The what I love about these tennis players, man, I get older and … so do they.
It’s no secret that the game of professional tennis has skewed older in recent years, with Roger Federer and Serena Williams staying at the top of their games into their mid-30s, teenagers hardly making a dent on the ATP and women frequently breaking into the WTA’s top 10 around age 28, almost double the age when such breakouts used to happen.
In the days of Chrissie Evert, Tracy Austin, Steffi Graf and Monica Seles, it was routine for girls who didn’t have their driver’s license to occupy spots in the top 10. Men always tended to skew older, but still had young stars, such as Boris Becker winning Wimbledon at 17 and, somewhat recently, Rafael Nadal winning the French Open at age 19.

Men’s Facts

1. In 1992 the average age of the men’s top 10 was 23.2 years.
In 2002 it was 24.5 years.
In 2015 it’s 28.6 years.

2. In the latest rankings, only one player (24-year-old Milos Raonic) is younger than the average age from just 13 years ago.
3. On the men’s side, there have been 10 teenage Grand Slam winners (including multiple winners such as Boris Becker and Mats Wilander). Right now there are just four teenagers in the top 100 and the furthest any of them has gotten in a Grand Slam is to the third round. Half of those players either have zero or one wins in a major.
4. There is one teenager currently in the top 75. There were six players ranked that high 30 years ago, including two in the top 10.
5. On the flip side, there were three players over the age of 28 in the top 40 back in 1985. This year, 18 of the top 25 are that old and 24 of the top 40 are over 28.
6. In 1995, the highest ranked 32-year-old man was No. 124 in the world and only eight men of that age were ranked in the top 500. Right now, 18 players that old are ranked higher than No. 124, including five in the top 25 (and the world No. 3, Federer)

7. As recently as a decade ago, there were seven players aged 32 or above in the top 100. The 20th ranked player who was 32+ was ranked No. 676. Today, there are 12 players in the top 100 and the 20th ranked player that old is No. 192.
8. Of the 20 youngest Grand Slam winners, only five have won that major since 2005. The last teenager to win one was Rafael Nadal, who turned 19 while winning the 2005 French Open.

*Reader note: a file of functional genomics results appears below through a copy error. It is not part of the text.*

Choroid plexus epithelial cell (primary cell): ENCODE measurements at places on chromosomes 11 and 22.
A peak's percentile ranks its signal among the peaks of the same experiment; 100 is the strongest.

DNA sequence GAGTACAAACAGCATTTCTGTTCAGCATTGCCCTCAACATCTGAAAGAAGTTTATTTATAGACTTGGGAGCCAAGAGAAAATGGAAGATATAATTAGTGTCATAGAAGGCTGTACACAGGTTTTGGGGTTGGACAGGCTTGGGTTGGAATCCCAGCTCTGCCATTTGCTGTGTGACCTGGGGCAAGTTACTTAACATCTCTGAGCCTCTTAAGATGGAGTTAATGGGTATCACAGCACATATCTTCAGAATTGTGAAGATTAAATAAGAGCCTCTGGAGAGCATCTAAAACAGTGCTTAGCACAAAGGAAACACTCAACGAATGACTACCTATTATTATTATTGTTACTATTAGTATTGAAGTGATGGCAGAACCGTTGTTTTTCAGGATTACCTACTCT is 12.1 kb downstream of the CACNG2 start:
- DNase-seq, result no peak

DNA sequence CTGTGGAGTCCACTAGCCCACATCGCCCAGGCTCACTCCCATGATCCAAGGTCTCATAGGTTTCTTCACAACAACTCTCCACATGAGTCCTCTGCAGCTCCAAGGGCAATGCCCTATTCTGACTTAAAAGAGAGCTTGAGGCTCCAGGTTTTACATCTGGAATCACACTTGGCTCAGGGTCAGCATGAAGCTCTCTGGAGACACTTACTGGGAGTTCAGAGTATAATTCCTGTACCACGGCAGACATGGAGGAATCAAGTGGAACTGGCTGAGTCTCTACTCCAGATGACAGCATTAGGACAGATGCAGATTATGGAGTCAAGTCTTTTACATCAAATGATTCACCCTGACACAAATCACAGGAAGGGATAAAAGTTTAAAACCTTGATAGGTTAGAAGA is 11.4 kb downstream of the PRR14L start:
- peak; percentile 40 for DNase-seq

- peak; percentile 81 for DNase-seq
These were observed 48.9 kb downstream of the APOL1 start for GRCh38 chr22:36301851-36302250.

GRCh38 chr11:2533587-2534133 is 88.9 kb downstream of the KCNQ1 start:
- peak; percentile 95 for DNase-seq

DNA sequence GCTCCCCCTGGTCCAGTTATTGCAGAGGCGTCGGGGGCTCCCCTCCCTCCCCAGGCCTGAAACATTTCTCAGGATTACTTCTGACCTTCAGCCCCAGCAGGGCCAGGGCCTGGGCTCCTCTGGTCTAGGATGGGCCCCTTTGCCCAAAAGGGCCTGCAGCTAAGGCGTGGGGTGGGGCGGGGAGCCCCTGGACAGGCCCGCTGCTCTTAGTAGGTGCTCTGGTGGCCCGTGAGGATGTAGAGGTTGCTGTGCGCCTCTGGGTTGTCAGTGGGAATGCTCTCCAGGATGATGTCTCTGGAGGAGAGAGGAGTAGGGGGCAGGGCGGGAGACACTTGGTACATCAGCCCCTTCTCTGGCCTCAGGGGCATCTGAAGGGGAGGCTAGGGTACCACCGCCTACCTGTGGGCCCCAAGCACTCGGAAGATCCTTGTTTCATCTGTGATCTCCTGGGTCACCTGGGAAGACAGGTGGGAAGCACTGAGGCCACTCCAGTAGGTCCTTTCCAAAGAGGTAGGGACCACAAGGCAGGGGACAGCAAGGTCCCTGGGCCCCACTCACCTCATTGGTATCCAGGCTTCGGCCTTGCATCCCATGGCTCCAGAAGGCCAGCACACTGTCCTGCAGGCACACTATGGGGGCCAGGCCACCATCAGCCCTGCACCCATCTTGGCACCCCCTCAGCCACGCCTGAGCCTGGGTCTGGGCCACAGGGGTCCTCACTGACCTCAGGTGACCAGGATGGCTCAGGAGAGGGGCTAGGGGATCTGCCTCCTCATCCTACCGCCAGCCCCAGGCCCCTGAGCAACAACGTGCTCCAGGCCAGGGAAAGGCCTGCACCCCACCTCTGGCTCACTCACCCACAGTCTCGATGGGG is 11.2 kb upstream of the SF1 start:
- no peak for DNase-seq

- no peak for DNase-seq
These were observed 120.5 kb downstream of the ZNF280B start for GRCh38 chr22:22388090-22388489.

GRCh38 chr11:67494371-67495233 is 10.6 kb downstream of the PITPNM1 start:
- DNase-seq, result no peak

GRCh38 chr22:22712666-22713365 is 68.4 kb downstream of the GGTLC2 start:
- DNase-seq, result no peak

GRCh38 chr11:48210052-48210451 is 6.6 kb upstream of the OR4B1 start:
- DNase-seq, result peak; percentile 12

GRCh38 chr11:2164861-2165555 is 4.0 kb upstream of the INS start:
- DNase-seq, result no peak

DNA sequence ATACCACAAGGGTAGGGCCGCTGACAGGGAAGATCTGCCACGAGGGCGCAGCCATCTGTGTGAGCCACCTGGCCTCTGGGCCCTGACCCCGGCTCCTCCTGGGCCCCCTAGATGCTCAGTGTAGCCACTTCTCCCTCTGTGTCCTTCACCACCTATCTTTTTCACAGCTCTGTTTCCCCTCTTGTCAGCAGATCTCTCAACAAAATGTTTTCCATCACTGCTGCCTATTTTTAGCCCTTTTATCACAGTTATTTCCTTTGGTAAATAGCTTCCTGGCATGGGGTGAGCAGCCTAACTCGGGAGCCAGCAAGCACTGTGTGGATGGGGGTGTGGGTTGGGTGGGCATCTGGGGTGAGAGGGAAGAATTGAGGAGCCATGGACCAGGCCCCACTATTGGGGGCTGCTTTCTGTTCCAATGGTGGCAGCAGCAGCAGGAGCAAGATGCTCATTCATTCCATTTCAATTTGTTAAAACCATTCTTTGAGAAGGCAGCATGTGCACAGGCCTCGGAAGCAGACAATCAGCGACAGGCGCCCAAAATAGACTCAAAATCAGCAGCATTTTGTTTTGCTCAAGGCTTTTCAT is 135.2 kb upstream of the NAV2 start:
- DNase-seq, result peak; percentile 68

9. In 1992 the average age of the women’s top 10 was 21.7 years.
In 2002 it was 22.0 years.
In 2014 it’s 25.9 years.
10. In the latest rankings, only one player (21-year-old Garbine Muguruza) is younger than the average age of top 10ers from 2002.
11. Serena Williams became the oldest woman to ever win a Grand Slam when she took the title at Wimbledon and of course, she shows precisely zero signs of slowing down.
12. In 1990, half the women in the year-end top 10 were teenagers during that season. Currently, there are only three teenagers in the top 100.
13. Also in 1990, 20 women in the top 30 were under 23 years old. Currently, there are six players in the top 30 who are younger than 23.

14. Eight women have won Grand Slams before turning 19. This year, there is only one such teenager ranked in the entire top 150 (Ana Konjuh at No. 81).
15. This year, there are 15 women over 30 in the top 100. In 2000, there were two such women.
16. This one’s insane: In 2012 — just three years ago — there were three women over 32 in the top 100. This year there are eight.

17. Five of the seven oldest women to win their first Grand Slam have won it in the past decade. Of the 19 youngest women to win their first Slam, only one (Ana Ivanovic at age 20) has done that in the past 10 years.
Okay, so now that we’ve established the old is the new young, what is it? What’s making tennis players get better later and stay better when players from a decade ago were already retired?

It’s a question with a number of answers, all that probably contribute in one way or another. Could it be the combination of added power in the sport (the serve-and-volley is mostly dead), aided by racquet and string technology? Do training methods and diet help keep the top players healthier and in better shape? Has recovery — a key component when trying to win a match a day or seven matches in two weeks — become more of a science and something taken more seriously by players?
Whatever it is, the sport has never been older. Next month, Serena Williams will attempt to both tie Steffi Graf’s record of 22 Grand Slams while becoming the first player since Graf to win the calendar Slam. She’ll be doing that all at age 33.
By the time she was 33, Graf, who twice played Serena, had already been retired for three years.